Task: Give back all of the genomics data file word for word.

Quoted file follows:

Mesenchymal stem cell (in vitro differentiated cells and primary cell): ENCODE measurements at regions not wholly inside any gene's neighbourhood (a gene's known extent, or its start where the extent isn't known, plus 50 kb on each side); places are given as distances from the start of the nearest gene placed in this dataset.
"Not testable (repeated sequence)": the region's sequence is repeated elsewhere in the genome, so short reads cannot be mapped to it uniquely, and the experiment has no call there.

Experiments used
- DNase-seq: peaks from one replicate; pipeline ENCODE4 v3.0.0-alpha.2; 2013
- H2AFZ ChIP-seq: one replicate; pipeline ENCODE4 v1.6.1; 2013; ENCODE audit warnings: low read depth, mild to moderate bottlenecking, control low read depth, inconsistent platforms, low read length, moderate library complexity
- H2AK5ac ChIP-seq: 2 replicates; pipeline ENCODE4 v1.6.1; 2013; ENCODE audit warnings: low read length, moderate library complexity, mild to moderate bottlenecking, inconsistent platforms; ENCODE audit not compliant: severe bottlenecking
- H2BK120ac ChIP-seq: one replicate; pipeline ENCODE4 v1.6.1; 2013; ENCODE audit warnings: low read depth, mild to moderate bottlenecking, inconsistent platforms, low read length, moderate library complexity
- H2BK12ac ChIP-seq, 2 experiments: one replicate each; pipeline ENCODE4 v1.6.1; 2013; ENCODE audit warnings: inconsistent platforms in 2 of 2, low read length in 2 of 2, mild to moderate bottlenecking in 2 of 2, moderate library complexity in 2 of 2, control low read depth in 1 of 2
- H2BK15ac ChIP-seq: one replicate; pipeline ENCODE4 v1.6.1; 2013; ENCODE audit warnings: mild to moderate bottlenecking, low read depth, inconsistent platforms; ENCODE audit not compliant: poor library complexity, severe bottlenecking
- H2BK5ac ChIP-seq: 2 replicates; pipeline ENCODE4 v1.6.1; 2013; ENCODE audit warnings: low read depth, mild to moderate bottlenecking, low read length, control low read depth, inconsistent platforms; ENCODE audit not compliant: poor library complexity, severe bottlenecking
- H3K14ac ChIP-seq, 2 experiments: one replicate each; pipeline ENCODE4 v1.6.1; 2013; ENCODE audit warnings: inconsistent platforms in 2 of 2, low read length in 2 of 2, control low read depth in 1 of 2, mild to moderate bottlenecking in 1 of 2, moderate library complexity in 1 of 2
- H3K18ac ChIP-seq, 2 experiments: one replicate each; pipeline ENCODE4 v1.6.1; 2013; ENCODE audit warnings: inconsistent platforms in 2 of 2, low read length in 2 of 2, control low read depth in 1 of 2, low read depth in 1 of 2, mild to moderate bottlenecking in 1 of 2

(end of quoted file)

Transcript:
Mesenchymal stem cell (in vitro differentiated cells and primary cell): ENCODE measurements at regions not wholly inside any gene's neighbourhood (a gene's known extent, or its start where the extent isn't known, plus 50 kb on each side); places are given as distances from the start of the nearest gene placed in this dataset.
"Not testable (repeated sequence)": the region's sequence is repeated elsewhere in the genome, so short reads cannot be mapped to it uniquely, and the experiment has no call there.

Experiments used
- DNase-seq: peaks from one replicate; pipeline ENCODE4 v3.0.0-alpha.2; 2013
- H2AFZ ChIP-seq: one replicate; pipeline ENCODE4 v1.6.1; 2013; ENCODE audit warnings: low read depth, mild to moderate bottlenecking, control low read depth, inconsistent platforms, low read length, moderate library complexity
- H2AK5ac ChIP-seq: 2 replicates; pipeline ENCODE4 v1.6.1; 2013; ENCODE audit warnings: low read length, moderate library complexity, mild to moderate bottlenecking, inconsistent platforms; ENCODE audit not compliant: severe bottlenecking
- H2BK120ac ChIP-seq: one replicate; pipeline ENCODE4 v1.6.1; 2013; ENCODE audit warnings: low read depth, mild to moderate bottlenecking, inconsistent platforms, low read length, moderate library complexity
- H2BK12ac ChIP-seq, 2 experiments: one replicate each; pipeline ENCODE4 v1.6.1; 2013; ENCODE audit warnings: inconsistent platforms in 2 of 2, low read length in 2 of 2, mild to moderate bottlenecking in 2 of 2, moderate library complexity in 2 of 2, control low read depth in 1 of 2
- H2BK15ac ChIP-seq: one replicate; pipeline ENCODE4 v1.6.1; 2013; ENCODE audit warnings: mild to moderate bottlenecking, low read depth, inconsistent platforms; ENCODE audit not compliant: poor library complexity, severe bottlenecking
- H2BK5ac ChIP-seq: 2 replicates; pipeline ENCODE4 v1.6.1; 2013; ENCODE audit warnings: low read depth, mild to moderate bottlenecking, low read length, control low read depth, inconsistent platforms; ENCODE audit not compliant: poor library complexity, severe bottlenecking
- H3K14ac ChIP-seq, 2 experiments: one replicate each; pipeline ENCODE4 v1.6.1; 2013; ENCODE audit warnings: inconsistent platforms in 2 of 2, low read length in 2 of 2, control low read depth in 1 of 2, mild to moderate bottlenecking in 1 of 2, moderate library complexity in 1 of 2
- H3K18ac ChIP-seq, 2 experiments: one replicate each; pipeline ENCODE4 v1.6.1; 2013; ENCODE audit warnings: inconsistent platforms in 2 of 2, low read length in 2 of 2, control low read depth in 1 of 2, low read depth in 1 of 2, mild to moderate bottlenecking in 1 of 2